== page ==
Every week, journalists from Sports de Press answer a question with pleasure, and a little too insolently
Before the “monster trucks” competitions, the Supermotocross Laurentide was for a long time a flagship event at the Olympic Stadium in the 1980s. Probably influenced by a friend, I followed it rigorously, even if I never came close to riding such a bike. . My idol: Ross Pederson, who was winning all the time. To my memory, Press talked about it at length and I also scrupulously read the promotional magazine. I attended the event at least once under the orange canvas of the Stadium, surrounded by 50,000 spectators.
I remember Pederson was Canadian and that’s about it. After a Google search, I learn that he is from Medicine Hat, that he is now 60 years old, that he was nicknamed “Rollerball” and that he was the first motorcyclist elected to the Hall of Fame. of Canadian motorsport. From 1980 to 1993, Pederson won no less than 42 national championships. In short, he slapped the accelerator. Do you poke her?
If we were a hip teenager in the spring of 1984, there were only two men worthy of our admiration: Eddie Van Halen and Steve Penney. The first was already very well known, but the second, then a young obscure goalkeeper, had come to the CH at the end of the season, and had known his 15 minutes of glory that spring, carrying the Canadian alone until in the conference final. Then, due to see-saw performances, he fell a bit into oblivion, and in 1985-1986, when everyone swore by Doug Soetaert and another white-faced white-faced, Patrick Roy , I couldn’t believe it. It’s like poor Penney doesn’t exist anymore. But I didn’t want to know anything: in my eyes, he was by far the best goalkeeper in the Canadiens, and if the team was going to have a chance, it would be with him in net. Even in the grand final, I told myself that coach Jean Perron would undoubtedly surprise everyone and send Penney in front of the net. But it never happened, and my suddenly very obscure hero spent the spring of 1986 eating in the buffet in the press gallery. At least he will have had a ring too.
Steve Penney appeared on the Canadiens’ scene in 1984 as Jordan Binnington did in St. Louis two years ago… minus the Stanley Cup. Penney, however, allowed Jacques Lemaire’s CH to improbably reach the four-quarter of ace… after the team’s worst regular-season performance since 1950! Montreal was on the downward slope after its heyday in the 1970s, the goalies were tearing it off, when this obscure goalkeeper from the Flint Generals, in the International League, the school club … of the school club, got a chance with the team in desperation. Penney learned on Game 1 of the playoffs that he would be the starting goaltender. The Canadian eliminated the Boston Bruins, third overall, then the Quebec Nordiques, before suffering elimination at the door of the final against the powerful New York Islanders, Stanley Cup winners in the previous four springs. . Penney’s humility made him even nicer. A week after the playoffs, the 23-year-old returned to the beer delivery truck. After five days, his boss made him understand that it would no longer work: the deliveries were endless because all the traders stopped him on his rounds for photos and autographs! I was 15, that was the time when I dreamed of covering the Canadiens for The Press, and I was already starting to write articles on CH to practice! I even illustrated my texts with much less successful drawings! His adventure in the NHL unfortunately did not last very long. A certain Patrick Roy was going to be drafted in the weeks after this fantastic spring. Interviewing him a few decades later, once my goal was reached, was a bliss at every opportunity. I never fail to remind him how much he made me vibrate. He must be weary of hearing the same old chorus over and over again!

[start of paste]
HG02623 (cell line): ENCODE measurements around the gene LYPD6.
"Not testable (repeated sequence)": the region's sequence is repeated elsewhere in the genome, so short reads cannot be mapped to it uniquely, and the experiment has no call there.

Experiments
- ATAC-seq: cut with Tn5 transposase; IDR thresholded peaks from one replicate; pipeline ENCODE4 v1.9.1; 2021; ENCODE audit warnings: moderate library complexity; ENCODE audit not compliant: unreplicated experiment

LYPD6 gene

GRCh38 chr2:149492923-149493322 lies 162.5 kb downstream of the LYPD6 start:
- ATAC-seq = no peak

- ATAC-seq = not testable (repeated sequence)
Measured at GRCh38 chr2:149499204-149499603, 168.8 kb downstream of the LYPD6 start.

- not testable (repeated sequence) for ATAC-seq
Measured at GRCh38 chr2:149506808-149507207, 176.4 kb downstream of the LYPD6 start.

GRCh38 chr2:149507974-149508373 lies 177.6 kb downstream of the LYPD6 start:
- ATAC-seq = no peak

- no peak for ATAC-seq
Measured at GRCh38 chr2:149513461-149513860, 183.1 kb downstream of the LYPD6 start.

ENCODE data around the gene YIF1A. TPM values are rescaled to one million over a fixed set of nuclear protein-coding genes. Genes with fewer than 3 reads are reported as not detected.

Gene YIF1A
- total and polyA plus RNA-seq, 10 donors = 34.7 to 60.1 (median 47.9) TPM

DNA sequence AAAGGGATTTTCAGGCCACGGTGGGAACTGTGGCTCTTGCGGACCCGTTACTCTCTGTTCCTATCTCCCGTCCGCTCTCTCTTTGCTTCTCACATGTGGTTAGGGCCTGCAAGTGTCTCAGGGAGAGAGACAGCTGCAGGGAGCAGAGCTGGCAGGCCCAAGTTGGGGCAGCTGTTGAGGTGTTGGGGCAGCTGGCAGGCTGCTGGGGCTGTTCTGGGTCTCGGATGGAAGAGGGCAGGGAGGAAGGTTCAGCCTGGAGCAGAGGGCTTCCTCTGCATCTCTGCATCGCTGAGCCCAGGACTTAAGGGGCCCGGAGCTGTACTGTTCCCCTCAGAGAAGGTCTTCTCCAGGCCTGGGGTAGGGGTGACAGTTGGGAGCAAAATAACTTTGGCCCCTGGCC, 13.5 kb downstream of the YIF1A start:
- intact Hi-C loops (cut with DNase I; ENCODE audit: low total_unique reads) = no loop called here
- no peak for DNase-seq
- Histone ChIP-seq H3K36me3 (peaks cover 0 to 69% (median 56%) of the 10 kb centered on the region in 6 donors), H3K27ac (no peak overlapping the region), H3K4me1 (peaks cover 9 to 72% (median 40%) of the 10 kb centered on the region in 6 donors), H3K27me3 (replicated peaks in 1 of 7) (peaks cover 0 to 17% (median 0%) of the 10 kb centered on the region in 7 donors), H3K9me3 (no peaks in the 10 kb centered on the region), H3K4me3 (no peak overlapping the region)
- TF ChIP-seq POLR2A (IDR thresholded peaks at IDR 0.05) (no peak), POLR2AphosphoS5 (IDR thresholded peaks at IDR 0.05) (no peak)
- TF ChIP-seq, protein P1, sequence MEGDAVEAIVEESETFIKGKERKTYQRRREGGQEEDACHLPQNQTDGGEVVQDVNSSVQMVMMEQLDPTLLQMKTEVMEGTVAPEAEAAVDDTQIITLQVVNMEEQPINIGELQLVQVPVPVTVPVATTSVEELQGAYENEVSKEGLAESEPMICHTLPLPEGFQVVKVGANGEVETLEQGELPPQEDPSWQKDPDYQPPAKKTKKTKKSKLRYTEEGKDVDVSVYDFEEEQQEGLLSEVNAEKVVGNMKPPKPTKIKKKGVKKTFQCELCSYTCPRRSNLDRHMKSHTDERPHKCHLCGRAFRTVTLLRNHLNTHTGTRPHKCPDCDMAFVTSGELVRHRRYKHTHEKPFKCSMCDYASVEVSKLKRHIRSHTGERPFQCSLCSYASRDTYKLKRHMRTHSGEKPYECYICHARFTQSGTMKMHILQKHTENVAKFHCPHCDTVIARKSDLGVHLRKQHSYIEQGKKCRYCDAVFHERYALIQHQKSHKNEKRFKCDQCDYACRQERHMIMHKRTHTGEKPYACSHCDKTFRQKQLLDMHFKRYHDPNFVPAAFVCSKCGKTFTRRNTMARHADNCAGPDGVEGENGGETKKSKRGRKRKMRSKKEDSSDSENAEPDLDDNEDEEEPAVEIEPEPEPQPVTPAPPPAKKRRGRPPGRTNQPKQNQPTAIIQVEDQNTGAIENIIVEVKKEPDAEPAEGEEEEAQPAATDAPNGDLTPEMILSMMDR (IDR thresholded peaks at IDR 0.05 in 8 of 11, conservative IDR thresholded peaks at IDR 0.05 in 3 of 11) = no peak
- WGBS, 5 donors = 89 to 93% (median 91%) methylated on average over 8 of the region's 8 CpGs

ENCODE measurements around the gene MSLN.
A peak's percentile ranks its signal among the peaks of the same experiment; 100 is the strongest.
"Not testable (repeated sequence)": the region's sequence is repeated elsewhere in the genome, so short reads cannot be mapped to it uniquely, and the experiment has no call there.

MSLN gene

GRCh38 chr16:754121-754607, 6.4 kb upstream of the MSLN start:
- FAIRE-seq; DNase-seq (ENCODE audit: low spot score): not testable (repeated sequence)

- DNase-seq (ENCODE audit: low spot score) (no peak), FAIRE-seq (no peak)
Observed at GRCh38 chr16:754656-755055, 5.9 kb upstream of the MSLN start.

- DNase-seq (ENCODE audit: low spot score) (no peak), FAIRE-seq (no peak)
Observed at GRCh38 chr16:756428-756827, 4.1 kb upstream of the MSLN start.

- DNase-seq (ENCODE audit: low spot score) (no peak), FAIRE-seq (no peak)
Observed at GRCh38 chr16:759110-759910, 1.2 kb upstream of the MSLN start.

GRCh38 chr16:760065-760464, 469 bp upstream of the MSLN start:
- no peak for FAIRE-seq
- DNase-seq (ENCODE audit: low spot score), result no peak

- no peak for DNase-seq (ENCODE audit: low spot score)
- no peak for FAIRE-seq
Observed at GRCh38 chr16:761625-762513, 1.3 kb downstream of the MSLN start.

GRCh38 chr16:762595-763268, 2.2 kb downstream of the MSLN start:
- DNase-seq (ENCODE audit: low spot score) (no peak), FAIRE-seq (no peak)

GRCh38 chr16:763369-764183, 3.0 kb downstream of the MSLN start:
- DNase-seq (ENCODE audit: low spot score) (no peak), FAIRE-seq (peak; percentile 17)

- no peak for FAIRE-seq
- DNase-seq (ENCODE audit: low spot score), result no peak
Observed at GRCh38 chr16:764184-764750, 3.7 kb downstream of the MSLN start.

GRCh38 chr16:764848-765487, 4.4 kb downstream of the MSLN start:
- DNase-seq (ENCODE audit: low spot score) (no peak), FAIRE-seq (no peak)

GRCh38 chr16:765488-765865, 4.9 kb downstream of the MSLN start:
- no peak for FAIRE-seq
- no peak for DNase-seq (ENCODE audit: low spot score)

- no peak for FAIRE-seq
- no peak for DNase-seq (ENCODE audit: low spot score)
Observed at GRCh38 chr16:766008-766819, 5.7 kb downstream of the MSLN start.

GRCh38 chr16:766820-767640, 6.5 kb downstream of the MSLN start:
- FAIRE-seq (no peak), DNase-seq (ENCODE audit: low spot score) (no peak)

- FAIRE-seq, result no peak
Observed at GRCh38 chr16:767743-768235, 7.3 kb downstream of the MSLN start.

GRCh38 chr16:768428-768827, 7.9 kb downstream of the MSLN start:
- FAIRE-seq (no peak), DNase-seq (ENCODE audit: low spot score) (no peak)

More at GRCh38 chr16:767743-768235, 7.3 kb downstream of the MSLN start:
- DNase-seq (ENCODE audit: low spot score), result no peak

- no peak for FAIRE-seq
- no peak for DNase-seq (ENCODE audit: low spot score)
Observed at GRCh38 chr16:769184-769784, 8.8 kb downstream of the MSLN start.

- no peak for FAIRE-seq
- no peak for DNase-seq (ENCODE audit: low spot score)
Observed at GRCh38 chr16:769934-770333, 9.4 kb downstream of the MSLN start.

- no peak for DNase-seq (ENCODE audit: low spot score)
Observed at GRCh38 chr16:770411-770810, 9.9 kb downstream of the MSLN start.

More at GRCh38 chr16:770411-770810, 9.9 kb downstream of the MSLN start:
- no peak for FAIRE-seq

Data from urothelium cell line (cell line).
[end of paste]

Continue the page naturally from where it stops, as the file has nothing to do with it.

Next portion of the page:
I became a fan of the Philadelphia Flyers in the spring of 1985. Unless I’m mistaken, it was the youngest team in the NHL at that time. The club’s star player was Per-Eric “Pelle” Lindbergh, who would tragically kill himself while driving his Porsche a few months later. Mike Keenan’s roster, which lost to the Edmonton Oilers in the final, was packed with good players with Lindbergh, Mark Howe, Brian Propp, Tim Kerr, Dave Poulin, Illka Sinisalo, Brad McCrimmon and Rick Tocchet among others. . She didn’t really have a weakness, but the Oilers were in the way. The Flyers would lose in the final for the second time in three years to Edmonton two years later. It was a year after I became a Flyers fan that my favorite player arrived in Philadelphia. And oddly enough, his name was Per-Erik, too. “Pelle” Eklund was a quiet player on the ice, especially in a team that favored muscular play. The word “idol” would be a bit strong, but Eklund was the player I liked the most. At a time when games often ended 7-5 or 9-4, he never scored 25 goals or scored 70 points in a season, but Eklund was often at his peak in important moments. He also had 27 points in 26 games in the 1987 playoffs. Without leaving a big mark in the NHL, the Swede marked a good part of my youth.